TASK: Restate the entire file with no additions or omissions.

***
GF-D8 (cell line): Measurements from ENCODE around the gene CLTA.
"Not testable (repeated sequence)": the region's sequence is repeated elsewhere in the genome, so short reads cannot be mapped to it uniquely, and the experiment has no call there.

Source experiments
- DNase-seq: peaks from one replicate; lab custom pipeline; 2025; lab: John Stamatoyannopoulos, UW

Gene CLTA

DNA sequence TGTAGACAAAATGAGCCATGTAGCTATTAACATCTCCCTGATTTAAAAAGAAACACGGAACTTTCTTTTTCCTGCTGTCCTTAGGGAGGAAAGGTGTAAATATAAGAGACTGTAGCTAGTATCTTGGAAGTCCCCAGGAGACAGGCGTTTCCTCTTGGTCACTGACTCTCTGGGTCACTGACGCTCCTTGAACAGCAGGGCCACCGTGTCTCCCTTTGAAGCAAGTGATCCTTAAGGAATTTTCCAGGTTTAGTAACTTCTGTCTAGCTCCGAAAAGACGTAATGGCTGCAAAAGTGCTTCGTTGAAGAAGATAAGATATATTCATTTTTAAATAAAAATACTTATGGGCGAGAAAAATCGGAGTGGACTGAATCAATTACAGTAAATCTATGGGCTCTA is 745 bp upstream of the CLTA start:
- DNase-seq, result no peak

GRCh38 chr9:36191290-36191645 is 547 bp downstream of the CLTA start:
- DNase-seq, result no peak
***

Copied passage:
GF-D8 (cell line): Measurements from ENCODE around the gene CLTA.
"Not testable (repeated sequence)": the region's sequence is repeated elsewhere in the genome, so short reads cannot be mapped to it uniquely, and the experiment has no call there.

Source experiments
- DNase-seq: peaks from one replicate; lab custom pipeline; 2025; lab: John Stamatoyannopoulos, UW

Gene CLTA

DNA sequence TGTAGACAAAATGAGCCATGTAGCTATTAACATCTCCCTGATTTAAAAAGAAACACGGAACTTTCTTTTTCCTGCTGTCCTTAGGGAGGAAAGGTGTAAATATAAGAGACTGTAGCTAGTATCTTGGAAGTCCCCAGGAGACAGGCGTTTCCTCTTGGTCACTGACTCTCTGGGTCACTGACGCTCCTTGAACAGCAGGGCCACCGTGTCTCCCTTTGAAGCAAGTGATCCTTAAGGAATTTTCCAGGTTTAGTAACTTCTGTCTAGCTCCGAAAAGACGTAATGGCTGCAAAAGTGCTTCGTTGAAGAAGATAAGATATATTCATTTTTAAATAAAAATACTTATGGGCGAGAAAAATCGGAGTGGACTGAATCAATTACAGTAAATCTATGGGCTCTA is 745 bp upstream of the CLTA start:
- DNase-seq, result no peak

GRCh38 chr9:36191290-36191645 is 547 bp downstream of the CLTA start:
- DNase-seq, result no peak